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Shiv Singh Vs. State of Madhya Pradesh - Court Judgment

LegalCrystal Citation
SubjectCriminal
CourtSupreme Court of India
Decided On
Case NumberCriminal Appeal No. 273 of 1973
Judge
Reported inAIR1974SC2307; 1975CriLJ26; (1974)4SCC785
ActsIndian Penal Code (IPC) - Sections 109, 302 and 303; Code of Criminal Procedure (CrPC) - Sections 342
AppellantShiv Singh
RespondentState of Madhya Pradesh
Excerpt:
- - .....escaped from central jail indore on november, 27, 1946.3. on december 29, 1960, it is stated: head constable bahadur singh of police station jharda went along with ramgopal constable to village kahtharia at about 11 a.m. the head constable while sitting on the bank of the river asked ramgopal constable to call the village chowkidar. after ramgopal had left, the head constable saw the accused going with a 12 bore gun at a distance of about 50 yards. the head constable shouted to the accused to come to him. the accused on seeing the head constable who was in uniform ran away. in the meanwhile, ramgopal constable also came there and the head constable asked ramgopal to join him in securing the accused. both the head constable and ramgopal ran after the accused. the accused then hid.....
Judgment:
1. This is an appeal by Shiv Sing (68) against the judgment of the Madhya Pradesh High Court affirming on appeal and reference the conviction of the appellant for an offence under Section 303. Indian Penal Code and the sentence of death.

2. The prosecution case is that the accused was convicted by the Sessions Judge Garoth on December 23, 1938 for an offence under Section 302 read with Section 109 Indian Penal Code and was sentenced to undergo imprisonment for life. The accused while undergoing that sentence escaped from Central Jail Indore on November, 27, 1946.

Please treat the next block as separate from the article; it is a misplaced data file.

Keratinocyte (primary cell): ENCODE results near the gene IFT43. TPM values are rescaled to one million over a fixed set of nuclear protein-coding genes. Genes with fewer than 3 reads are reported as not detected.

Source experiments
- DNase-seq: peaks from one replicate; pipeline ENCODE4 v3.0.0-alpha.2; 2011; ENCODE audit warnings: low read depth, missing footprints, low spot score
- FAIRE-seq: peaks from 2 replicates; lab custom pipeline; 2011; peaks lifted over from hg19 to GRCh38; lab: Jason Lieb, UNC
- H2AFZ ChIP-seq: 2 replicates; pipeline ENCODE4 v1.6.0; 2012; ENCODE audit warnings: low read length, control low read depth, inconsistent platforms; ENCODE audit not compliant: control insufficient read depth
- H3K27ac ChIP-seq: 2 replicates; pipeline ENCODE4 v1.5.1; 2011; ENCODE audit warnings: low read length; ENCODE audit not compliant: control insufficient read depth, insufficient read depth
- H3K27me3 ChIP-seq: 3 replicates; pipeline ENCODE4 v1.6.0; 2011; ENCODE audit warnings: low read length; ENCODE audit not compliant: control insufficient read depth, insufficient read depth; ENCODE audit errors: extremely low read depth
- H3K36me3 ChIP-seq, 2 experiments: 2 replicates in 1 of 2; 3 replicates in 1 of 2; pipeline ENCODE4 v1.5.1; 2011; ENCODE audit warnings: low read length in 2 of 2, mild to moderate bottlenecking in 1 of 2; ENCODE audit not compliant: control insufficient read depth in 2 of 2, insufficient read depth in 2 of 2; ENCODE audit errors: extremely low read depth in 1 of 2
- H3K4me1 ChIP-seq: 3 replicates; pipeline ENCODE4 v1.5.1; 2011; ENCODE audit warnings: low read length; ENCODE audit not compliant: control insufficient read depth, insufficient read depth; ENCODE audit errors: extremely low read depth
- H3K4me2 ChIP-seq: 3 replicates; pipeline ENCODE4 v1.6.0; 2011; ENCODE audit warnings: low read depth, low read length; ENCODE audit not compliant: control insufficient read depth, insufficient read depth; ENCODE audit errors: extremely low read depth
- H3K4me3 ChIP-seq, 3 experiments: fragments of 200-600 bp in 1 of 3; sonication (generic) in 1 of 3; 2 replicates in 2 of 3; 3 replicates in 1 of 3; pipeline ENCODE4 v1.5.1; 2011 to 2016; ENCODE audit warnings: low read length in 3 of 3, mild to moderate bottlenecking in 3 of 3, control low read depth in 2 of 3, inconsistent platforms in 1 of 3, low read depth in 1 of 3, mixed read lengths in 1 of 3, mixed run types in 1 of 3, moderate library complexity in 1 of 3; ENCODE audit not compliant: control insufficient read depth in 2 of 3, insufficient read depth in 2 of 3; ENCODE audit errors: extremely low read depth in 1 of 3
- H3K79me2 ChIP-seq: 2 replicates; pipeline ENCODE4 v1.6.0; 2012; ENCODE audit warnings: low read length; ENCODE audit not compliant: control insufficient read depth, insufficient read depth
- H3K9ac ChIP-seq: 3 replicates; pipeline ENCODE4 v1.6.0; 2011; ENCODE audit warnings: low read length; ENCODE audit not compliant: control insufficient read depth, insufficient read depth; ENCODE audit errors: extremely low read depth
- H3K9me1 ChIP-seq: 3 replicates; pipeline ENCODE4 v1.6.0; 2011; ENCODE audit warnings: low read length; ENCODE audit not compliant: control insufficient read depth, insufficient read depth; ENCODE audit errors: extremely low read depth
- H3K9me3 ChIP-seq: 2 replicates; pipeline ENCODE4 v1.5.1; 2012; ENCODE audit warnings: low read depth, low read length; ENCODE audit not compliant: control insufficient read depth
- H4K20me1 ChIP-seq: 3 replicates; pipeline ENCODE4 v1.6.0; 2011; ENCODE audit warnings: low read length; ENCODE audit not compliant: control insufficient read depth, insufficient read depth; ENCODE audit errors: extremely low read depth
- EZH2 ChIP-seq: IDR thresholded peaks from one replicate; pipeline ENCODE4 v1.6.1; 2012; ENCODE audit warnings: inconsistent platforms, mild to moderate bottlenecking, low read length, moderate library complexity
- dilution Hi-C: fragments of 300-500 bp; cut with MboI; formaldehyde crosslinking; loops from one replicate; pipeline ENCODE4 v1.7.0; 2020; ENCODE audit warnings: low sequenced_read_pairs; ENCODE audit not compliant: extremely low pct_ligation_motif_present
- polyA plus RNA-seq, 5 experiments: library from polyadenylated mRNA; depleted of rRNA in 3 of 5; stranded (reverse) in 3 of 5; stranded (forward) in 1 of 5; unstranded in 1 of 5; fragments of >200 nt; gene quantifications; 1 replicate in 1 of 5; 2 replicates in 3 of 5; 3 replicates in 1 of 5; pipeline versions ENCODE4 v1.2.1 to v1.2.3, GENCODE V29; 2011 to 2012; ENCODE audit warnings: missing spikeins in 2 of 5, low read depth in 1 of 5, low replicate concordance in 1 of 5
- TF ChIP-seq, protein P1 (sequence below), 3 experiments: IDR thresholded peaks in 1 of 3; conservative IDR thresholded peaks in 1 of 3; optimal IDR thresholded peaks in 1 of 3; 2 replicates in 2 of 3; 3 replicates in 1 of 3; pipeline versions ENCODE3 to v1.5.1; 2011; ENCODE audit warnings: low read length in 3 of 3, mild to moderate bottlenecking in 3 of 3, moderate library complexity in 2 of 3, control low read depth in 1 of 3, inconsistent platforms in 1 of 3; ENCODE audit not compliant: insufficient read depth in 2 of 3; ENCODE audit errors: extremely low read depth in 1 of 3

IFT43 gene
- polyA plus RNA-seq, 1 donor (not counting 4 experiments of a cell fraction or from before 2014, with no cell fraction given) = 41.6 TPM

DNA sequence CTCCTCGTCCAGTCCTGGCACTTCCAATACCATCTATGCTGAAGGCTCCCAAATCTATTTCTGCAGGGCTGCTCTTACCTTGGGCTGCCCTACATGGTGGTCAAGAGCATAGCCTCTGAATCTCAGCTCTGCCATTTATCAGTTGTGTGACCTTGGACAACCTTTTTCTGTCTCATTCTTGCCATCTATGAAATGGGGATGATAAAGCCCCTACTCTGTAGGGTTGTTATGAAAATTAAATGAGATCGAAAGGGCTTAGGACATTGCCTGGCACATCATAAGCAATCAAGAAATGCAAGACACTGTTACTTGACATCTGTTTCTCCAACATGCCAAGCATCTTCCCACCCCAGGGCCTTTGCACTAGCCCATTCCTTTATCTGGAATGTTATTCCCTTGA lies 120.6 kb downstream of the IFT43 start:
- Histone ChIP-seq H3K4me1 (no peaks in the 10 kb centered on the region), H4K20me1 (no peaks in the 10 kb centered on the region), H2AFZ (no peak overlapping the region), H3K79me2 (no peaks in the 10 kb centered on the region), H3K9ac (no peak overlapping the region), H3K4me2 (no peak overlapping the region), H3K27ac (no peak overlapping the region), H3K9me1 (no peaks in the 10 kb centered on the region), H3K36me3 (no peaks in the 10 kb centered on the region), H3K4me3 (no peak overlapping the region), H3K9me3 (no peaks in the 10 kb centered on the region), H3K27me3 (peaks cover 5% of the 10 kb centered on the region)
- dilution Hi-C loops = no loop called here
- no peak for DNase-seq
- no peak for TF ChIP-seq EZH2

3. On December 29, 1960, it is stated: Head Constable Bahadur Singh of police station Jharda went along with Ramgopal constable to village Kahtharia at about 11 a.m. The Head Constable while sitting on the bank of the river asked Ramgopal constable to call the village chowkidar. After Ramgopal had left, the Head Constable saw the accused going with a 12 bore gun at a distance of about 50 yards. The Head Constable shouted to the accused to come to him. The accused on seeing the Head constable who was in uniform ran away. In the meanwhile, Ramgopal constable also came there and the Head Constable asked Ramgopal to join him in securing the accused. Both the Head Constable and Ramgopal ran after the accused. The accused then hid himself in the bushes and from there fired two shots at the Head Constable and Ramgopal. The shots hit Ramgopal. The accused thereafter made good his escape.

4. Head Constable Bahadur Singh collected some persons and with their help took Ramgopal towards the police station. Ramgopal succumbed to the injuries received by him on the way. After arrival at the police station Jharda, which is at a distance of about 8 miles from the place of occurrence, Head Constable Bahadur Singh lodged report Ex. P-6 at 4.30 p.m. In that report it was mentioned by him that he had learnt on enquiry that the name of the assailant of Ramgopal was Shiv Singh.

5. After inquest report had been prepared, post mortem examination was conducted by the doctor incharge on the dead body of Ramgopal. Eleven gun shot wounds were found on the dead body. The death of the deceased was stated to be due to shock and haemorrhage following injuries to the heart, lungs and intestines.